[17 May 2012]
Thick enough to stop a bullet, Christopher Frayling’s massive biography of Sergio Leone remains as epic and entertaining as any of its subject’s films. This 2012 reissue features a new preface by the author, who received a knighthood a year after the book’s original 2000 publication. In his preface, Sir Frayling describes how “the original draft was well over half a million words in length,” prompting a friend to note, “It is all very fascinating, but do we really need to know the blood-group of the horses?”
He managed to get the book down to around 500 pages. Add in the prefaces, notes, index and photos, and you’re holding something I estimate to be close in size to the telephone book for Leone’s hometown of Rome. Tracing the maestro’s life and career from his birth in 1929 to his death 60 years later, Frayling combines invaluable insights into Leone’s films, as well as his contemporaries and the Italian film industry in general, with a compelling portrait of an incredible artist, often volatile but endlessly fascinating.
It’s difficult to imagine a world without Leone’s influence, just as it’s difficult to overstate how strange his films must have seemed at the time. His most famous works include the ‘Dollars’ trilogy—Fistful of Dollars (1964), For a Few Dollars More (1965) and The Good, the Bad and the Ugly (1966)—along with perhaps the world’s greatest western, Once Upon a Time in the West (1968) and one of the strangest crime epics, Once Upon a Time in America (1984). These films not only created the template for the Spaghetti Western genre of the ‘60s, they’re also responsible in many ways for the careers of artists like the composer Ennio Morricone and actor/director Clint Eastwood.
Additionally, Leone’s work went on to influence auteurs like Sam Peckinpah and more recently, Quentin Taratino (who called The Good, the Bad and the Ugly “the best directed movie of all time”) and Robert Rodriguez (who called that same film, “pure cinema”). Sir Frayling makes a convincing argument that the entire trope of the stylish vigilante anti-hero with the killer one-liners owes a debt (if not its entire existence) to Leone.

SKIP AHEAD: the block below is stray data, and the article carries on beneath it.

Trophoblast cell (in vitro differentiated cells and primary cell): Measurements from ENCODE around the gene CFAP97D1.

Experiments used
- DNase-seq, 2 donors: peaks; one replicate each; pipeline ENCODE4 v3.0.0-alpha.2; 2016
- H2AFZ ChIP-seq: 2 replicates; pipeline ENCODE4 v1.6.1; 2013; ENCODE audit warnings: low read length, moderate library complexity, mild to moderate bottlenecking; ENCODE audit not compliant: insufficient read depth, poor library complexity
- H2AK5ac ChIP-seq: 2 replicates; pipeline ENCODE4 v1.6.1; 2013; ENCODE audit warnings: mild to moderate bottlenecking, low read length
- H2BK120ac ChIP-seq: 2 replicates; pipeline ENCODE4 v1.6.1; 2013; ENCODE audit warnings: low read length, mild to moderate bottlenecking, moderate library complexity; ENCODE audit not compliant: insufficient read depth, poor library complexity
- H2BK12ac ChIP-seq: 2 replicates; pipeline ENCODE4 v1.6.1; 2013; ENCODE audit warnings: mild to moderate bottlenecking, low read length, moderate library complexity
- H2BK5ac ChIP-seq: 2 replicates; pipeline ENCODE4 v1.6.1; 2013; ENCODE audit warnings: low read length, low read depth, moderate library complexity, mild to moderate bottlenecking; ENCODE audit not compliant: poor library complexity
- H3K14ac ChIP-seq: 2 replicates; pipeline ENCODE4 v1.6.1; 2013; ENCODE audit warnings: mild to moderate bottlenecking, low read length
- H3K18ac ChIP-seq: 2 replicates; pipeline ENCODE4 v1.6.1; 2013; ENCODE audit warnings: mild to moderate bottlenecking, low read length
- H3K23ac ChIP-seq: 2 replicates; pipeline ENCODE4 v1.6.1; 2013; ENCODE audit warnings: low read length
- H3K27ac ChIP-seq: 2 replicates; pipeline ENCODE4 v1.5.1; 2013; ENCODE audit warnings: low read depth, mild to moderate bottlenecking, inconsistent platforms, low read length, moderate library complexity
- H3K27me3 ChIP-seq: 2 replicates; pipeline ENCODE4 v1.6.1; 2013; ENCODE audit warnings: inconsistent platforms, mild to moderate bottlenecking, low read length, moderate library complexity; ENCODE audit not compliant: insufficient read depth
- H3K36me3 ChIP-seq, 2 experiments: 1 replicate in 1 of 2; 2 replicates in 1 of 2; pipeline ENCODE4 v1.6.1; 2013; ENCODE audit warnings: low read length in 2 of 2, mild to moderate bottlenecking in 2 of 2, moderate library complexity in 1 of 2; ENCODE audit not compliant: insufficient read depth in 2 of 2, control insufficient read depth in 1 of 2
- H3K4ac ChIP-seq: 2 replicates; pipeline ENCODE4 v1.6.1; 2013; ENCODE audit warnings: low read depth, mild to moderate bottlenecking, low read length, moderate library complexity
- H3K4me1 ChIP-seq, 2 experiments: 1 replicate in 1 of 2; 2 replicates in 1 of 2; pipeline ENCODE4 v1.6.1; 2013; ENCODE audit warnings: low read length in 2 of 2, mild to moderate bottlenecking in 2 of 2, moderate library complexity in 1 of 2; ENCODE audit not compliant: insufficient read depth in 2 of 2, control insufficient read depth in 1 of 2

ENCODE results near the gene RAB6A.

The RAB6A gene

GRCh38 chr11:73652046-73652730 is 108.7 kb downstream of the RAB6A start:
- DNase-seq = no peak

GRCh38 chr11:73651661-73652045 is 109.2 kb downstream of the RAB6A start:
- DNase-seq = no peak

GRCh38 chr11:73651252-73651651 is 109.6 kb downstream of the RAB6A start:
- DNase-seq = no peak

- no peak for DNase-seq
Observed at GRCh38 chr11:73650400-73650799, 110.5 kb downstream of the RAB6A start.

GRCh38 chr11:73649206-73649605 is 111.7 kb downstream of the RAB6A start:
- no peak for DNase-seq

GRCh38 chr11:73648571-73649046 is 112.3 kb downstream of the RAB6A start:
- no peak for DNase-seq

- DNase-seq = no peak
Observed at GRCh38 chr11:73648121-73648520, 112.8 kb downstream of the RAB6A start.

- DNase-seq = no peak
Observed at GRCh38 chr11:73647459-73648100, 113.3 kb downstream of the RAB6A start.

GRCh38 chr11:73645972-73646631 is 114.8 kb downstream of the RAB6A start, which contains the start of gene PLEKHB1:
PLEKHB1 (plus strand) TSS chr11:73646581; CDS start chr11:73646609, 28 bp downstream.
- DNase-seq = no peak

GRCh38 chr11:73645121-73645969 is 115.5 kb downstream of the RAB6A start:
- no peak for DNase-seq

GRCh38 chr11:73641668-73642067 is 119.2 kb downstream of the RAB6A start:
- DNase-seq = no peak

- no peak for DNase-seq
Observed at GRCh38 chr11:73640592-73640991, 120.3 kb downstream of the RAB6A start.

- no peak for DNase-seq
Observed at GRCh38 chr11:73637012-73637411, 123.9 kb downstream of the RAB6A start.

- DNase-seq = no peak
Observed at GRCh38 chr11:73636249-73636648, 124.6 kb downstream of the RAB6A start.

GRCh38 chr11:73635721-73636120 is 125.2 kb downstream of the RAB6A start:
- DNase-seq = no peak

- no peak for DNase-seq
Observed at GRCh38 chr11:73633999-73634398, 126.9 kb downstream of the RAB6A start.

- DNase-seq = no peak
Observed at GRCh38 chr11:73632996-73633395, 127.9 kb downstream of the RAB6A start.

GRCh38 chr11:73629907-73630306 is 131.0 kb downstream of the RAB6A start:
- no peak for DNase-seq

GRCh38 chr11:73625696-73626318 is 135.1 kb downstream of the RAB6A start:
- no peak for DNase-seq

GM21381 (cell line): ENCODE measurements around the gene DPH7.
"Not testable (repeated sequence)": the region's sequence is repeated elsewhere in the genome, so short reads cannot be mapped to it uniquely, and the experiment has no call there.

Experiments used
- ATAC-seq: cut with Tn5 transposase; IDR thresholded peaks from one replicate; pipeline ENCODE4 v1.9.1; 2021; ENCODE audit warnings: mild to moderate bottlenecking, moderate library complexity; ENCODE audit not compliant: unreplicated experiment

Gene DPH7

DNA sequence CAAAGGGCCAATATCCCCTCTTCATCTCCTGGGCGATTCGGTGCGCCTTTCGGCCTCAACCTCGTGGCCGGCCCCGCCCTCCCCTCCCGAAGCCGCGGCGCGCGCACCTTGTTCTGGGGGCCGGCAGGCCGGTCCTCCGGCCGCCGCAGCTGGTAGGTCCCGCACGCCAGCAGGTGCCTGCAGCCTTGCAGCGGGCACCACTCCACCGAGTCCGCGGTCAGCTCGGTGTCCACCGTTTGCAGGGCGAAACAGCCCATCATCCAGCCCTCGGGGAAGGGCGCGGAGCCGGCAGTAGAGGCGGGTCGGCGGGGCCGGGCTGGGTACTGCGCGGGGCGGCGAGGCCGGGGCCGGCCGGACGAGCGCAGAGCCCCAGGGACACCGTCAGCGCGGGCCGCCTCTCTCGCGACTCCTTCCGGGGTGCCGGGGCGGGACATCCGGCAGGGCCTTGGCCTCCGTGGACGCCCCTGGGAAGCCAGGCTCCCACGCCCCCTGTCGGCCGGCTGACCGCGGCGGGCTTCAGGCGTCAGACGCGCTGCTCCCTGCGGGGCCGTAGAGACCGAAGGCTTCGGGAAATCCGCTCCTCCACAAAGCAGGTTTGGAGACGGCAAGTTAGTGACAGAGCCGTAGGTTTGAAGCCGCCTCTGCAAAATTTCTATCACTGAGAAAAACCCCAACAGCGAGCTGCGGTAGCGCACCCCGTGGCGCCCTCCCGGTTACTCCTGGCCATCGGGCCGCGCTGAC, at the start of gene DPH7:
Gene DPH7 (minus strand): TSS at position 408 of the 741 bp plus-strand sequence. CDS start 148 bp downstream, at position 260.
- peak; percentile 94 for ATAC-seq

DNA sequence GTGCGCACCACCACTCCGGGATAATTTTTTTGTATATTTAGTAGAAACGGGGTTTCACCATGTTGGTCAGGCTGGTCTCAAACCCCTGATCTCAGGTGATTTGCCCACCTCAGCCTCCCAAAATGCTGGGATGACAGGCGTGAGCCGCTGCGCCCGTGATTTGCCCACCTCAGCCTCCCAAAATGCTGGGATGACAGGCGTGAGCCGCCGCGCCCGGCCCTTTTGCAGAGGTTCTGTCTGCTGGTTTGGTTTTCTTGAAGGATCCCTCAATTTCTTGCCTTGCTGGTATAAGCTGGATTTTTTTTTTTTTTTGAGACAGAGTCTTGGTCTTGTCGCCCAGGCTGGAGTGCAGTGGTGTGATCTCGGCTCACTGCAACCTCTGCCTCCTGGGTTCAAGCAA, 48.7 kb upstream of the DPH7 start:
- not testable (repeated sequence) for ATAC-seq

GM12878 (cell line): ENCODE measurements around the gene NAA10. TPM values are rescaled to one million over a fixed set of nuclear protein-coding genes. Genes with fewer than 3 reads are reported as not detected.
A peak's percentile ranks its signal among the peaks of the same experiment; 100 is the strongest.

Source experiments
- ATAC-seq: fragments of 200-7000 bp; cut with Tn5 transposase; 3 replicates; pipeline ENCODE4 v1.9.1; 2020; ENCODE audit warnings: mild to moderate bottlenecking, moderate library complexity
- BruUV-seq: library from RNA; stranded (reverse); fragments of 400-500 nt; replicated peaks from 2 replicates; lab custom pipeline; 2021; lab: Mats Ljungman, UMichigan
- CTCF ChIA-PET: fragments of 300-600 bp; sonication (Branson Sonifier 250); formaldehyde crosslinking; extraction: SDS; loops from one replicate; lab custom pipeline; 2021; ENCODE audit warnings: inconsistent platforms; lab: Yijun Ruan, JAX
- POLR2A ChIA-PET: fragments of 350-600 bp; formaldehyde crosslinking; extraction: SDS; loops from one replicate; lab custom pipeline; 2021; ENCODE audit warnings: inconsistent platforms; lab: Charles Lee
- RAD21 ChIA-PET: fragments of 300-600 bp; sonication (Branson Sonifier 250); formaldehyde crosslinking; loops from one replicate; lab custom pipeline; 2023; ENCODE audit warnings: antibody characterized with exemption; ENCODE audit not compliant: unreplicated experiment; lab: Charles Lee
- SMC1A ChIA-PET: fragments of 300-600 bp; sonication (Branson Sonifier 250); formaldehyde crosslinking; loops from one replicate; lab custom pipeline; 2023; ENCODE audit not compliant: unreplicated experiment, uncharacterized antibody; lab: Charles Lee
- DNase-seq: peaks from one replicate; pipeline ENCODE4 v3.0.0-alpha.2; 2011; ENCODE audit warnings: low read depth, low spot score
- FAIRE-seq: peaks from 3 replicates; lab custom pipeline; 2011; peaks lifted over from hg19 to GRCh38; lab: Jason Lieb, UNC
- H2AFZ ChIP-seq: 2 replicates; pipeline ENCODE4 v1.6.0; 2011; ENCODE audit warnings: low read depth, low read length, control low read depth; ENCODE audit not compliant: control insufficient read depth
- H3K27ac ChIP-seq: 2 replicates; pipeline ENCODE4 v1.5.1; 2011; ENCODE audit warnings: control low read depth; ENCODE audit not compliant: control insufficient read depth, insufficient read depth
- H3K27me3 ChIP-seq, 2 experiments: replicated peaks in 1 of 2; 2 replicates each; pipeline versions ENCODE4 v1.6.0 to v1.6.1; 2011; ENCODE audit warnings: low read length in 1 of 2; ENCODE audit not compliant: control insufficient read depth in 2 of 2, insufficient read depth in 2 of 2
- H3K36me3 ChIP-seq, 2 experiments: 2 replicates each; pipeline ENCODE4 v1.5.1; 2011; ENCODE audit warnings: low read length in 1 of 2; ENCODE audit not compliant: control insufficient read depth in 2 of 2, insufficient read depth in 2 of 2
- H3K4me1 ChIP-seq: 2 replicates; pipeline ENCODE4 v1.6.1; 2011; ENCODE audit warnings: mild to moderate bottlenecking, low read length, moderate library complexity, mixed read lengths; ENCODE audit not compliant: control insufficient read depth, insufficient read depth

So who was Sergio Leone? A few key details of his early life include being the child of film-industry people (his father was a director, his mother an actor), and growing up in Rome at the end of WWII. Much is made throughout Frayling’s biography of Leone’s childlike love of film and its effects (as well as his occasionally childish behaviour):
“Sergio Leone once said, ‘I was born in a cinema, almost. Both my parents worked there. My life, everything about me revolves around cinema. So for me, cinema is life, and vice-versa.’ He first wandered onto a sound stage at Cinecitta in 1941, at the age of twelve, to watch his father shooting a film. And he died watching a film on television, in Rome, at the age of sixty. As we will see, for Leone, the passionate experience of movie-going, the ideas and sensations it unleashed in him, informed all of his work in cinema. Leone was the first modern cineaste to make really popular films: films which nevertheless remained personal to him. In the words of philosopher Jean Baudrillard, he was ‘the first postmodernist director’.”
Frayling observes the significance of “men with toys” of one sort or another appearing throughout Leone’s films, alongside images where children observe stirring action scenes. In her 1985 review of Once Upon a Time in America that appeared in The New Yorker, Pauline Kael offered an interesting insight along these lines: “Leone, who grew up in the Italian studio world (his father, Vincenzo Leone, was a pioneer director), isn’t interested in observing the actual world—it probably seems too small and confining,” she wrote. “He’s involved in his childhood fixations about movies—stories enlarged, simplified, mythicized. (He only makes epics.)” She added: “Leone wants the characters to be as big as the characters he saw on the screen when he was a child, and he tries to produce that effect with looming closeups and heroic gestures; the key thing for his actors is to have the right look.”
That emphasis on the “look” jibes with an insight of Frayling’s: “Leone was drawn, throughout his film-making career, to artificial, faraway worlds where realistic surface details were carefully researched, so as to chime with the audience’s suspension of disbelief,” he writes. “But the stories belonged to the realm of myth, where the characters were not bourgeois Romans but giants where theatre mattered more than the mundane. These were his fairy-tales for grown-ups.”